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openSUSE Leap 42.3 Operating System Support Extended Until June 30, 2019

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SUSE

Launched on July 26, 2017, the OpenSuSE Leap 42.3 operating system is based on SUSE Linux Enterprise (SLE) 12 Service Pack (SP) 3 and the long-term supported Linux 4.4 kernel series. Like previous openSUSE Leap 42 point releases, openSUSE Leap 42.3 was supposed to receive 18 months of support, until January 2019.

However, both the openSUSE Project and parent company SUSE decided to give users more time to upgrade to the latest openSUSE Leap 15 release, which is based on the SUSE Linux Enterprise (SLE) 15 operating system series, by continuing to deliver updates to the openSUSE Leap 42.3 release, and the openSUSE Leap 42 series, for six more months.

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More in Tux Machines

Linux 4.19-rc8

As mentioned last week, here's a -rc8 release as it seems needed. There were a lot of "little" pull requests this week, semi-normal for this late in the cycle, but a lot of them were "fix up the previous fix I just sent" which implies that people are having a few issues still. I also know of at least one "bad" bug that finally has a proposed fix, so that should hopefully get merged this week. And there are some outstanding USB fixes I know of that have not yet landed in the tree (I blame me for that...) Anyway, the full shortlog is below, lots of tiny things all over the tree. Please go and test and ensure that all works well for you. Hopefully this should be the last -rc release. Read more Also: Linux 4.19-rc8 Released With A Lot Of "Tiny Things"

Kali Linux for Vagrant: Hands-on

I recently saw the announcement for Kali Linux on Vagrant. I have been a huge fan of Kali Linux for a very long time, and I am interested in virtualization (and currently using VirtualBox in an educational environment), so this was a very interesting combination to me. I have now installed it on a few of my systems, and so far I am quite impressed with it. The logical place to start is with a brief overview of Vagrant itself. What is Vagrant? According to their web page: Vagrant is a tool for building and managing virtual machine environments in a single workflow What Vagrant actually does is provide a way of automating the building of virtualized development environments using a variety of the most popular providers, such as VirtualBox, VMware, AWS and others. It not only handles the initial setup of the virtual machine, it can also provision the virtual machine based on your specifications, so it provides a consistent environment which can be shared and distributed to others. Read more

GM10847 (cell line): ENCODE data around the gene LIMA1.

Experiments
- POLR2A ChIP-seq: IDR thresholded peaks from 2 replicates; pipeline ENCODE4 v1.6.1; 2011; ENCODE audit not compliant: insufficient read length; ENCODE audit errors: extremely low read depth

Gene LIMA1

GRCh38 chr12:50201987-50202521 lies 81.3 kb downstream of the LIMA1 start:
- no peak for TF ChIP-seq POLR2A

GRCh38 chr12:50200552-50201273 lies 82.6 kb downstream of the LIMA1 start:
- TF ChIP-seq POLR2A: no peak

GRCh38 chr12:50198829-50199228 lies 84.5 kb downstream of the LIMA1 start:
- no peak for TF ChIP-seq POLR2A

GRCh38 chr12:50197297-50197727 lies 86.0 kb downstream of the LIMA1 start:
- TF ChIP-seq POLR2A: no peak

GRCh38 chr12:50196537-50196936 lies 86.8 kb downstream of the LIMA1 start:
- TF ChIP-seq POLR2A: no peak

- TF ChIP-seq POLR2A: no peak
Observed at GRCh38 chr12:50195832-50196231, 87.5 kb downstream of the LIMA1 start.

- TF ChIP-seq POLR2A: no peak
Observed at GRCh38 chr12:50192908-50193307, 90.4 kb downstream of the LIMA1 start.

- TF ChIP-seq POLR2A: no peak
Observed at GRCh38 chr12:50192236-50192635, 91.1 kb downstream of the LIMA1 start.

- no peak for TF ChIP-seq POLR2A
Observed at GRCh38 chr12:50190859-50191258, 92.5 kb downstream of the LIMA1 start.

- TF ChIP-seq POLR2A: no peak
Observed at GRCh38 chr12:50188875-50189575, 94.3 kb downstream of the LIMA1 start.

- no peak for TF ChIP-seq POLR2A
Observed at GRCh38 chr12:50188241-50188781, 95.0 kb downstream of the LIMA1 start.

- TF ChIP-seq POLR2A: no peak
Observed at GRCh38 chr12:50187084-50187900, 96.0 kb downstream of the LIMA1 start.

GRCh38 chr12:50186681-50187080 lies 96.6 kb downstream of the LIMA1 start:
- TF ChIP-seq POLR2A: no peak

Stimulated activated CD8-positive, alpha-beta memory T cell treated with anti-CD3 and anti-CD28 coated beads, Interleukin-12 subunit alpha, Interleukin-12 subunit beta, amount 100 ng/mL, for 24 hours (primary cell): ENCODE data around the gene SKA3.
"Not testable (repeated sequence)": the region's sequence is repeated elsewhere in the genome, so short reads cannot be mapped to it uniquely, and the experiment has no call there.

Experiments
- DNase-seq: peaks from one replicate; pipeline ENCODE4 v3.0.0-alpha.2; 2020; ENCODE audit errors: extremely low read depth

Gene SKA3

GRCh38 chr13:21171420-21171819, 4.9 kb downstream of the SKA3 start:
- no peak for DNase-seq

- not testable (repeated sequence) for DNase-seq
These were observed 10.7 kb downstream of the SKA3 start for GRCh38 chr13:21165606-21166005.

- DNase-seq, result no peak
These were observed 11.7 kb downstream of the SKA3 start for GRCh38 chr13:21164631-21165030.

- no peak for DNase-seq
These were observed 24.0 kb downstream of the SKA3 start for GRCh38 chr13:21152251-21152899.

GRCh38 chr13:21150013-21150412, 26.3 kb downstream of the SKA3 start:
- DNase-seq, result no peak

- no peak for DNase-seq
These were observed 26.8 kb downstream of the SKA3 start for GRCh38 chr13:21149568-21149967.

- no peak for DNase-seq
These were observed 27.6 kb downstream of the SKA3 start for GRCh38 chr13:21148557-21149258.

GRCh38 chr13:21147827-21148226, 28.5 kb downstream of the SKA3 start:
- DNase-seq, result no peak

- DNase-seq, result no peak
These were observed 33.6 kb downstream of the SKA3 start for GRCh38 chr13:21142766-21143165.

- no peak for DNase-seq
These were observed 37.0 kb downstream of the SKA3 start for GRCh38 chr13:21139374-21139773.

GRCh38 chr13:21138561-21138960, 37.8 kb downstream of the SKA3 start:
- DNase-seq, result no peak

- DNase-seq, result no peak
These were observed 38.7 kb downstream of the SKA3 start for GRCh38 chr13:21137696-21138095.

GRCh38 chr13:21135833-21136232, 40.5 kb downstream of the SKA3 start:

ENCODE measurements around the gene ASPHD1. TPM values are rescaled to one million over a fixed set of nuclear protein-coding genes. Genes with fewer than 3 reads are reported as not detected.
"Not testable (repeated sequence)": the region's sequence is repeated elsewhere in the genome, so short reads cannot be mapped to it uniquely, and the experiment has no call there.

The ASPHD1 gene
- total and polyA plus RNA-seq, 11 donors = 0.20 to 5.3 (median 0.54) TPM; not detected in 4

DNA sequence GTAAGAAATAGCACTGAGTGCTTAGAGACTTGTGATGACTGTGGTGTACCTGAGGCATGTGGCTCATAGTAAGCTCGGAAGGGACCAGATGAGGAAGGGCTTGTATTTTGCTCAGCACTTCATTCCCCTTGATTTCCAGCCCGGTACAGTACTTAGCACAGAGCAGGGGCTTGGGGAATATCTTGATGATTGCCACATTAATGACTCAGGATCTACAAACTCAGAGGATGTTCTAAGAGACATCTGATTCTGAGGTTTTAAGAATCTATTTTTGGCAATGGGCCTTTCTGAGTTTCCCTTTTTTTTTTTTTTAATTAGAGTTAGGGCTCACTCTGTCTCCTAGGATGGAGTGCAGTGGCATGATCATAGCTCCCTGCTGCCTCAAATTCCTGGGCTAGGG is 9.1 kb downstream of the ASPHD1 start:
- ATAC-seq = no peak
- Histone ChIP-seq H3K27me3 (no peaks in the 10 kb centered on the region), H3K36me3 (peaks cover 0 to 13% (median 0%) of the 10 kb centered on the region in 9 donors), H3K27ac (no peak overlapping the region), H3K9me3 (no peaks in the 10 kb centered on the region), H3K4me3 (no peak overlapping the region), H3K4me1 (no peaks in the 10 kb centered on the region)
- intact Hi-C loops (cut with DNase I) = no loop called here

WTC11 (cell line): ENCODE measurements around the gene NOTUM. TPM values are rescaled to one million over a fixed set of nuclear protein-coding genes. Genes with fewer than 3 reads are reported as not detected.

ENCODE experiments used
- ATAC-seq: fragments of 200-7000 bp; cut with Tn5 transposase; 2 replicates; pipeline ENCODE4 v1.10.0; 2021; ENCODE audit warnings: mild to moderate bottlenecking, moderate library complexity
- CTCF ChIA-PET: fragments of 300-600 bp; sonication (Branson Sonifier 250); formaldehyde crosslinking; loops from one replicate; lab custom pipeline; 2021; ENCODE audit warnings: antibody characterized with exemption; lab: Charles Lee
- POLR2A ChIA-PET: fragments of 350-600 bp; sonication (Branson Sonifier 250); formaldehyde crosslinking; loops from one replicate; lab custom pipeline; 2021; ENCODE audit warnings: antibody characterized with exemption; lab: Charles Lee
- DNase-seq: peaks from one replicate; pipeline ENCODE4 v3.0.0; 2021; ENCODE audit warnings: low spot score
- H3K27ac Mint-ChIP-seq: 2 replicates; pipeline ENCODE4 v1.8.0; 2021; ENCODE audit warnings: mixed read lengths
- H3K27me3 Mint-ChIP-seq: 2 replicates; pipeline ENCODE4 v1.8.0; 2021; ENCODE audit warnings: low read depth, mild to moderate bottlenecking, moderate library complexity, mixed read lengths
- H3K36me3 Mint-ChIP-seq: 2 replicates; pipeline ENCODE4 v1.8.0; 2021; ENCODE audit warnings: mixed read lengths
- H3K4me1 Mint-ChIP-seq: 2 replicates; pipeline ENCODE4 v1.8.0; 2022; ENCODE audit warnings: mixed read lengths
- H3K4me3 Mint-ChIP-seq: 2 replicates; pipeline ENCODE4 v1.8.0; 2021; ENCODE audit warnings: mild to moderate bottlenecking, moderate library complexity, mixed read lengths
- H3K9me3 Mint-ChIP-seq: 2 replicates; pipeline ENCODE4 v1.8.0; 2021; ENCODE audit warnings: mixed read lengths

today's leftovers

  • Vulkan Cracks 2,500 Projects On GitHub
    After cracking 2,000 projects referencing Vulkan on GitHub earlier this year, this week it passed the milestone of having more than 2,500 projects. Granted, some of these projects referencing Vulkan are still in their primitive stages, but of the 2,500+ projects are a lot of interesting Vulkan-using projects from RenderDoc to countless game engine initiatives, various code samples, the AMDVLK driver stack, and countless innovative efforts like GLOVE for OpenGL over Vulkan to Kazan for a Rust-written CPU-based Vulkan implementation and a heck of a lot more.
  • GNOME's Geoclue 2.5 Brings Vala Support, WiFi Geolocation For City-Level Accuracy
    GNOME's Geoclue library that provides a D-Bus service for location information based on GPS receivers, 3G modems, GeoIP, or even WiFi-based geolocation has been baking a lot of changes.
  • Geoclue 2.5.0
    Here is the first release in the 2.5 series.
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  • Wine-Staging 3.18 Released With Some New Patches While Other Code Got Upstreamed
    It has been a very exciting weekend for Linux gamers relying upon Wine for running Windows titles under Linux... There was the routine bi-weekly Wine 3.18 development release on Friday but yesterday brought transform feedback to Vulkan and in turn Stream Output to DXVK to fix up a number of D3D11 games. Today is now the Wine-Staging 3.18 release. Wine-Staging 3.18 doesn't incorporate any changes around the Vulkan code (there is a Wine patch needed by DXVK for this new functionality), but does include a lot of other stuff. Wine-Staging 3.18 implements more functions in the user32 code, including cascade windows, GetPointerType, and others. On the Direct3D front are a few additions to WineD3D, including the ability for the Direct3D 10 support to work with the legacy NVIDIA Linux driver. There is also a kernel fix for allowing Steam log-ins to work again with Wine Staging.

today's howtos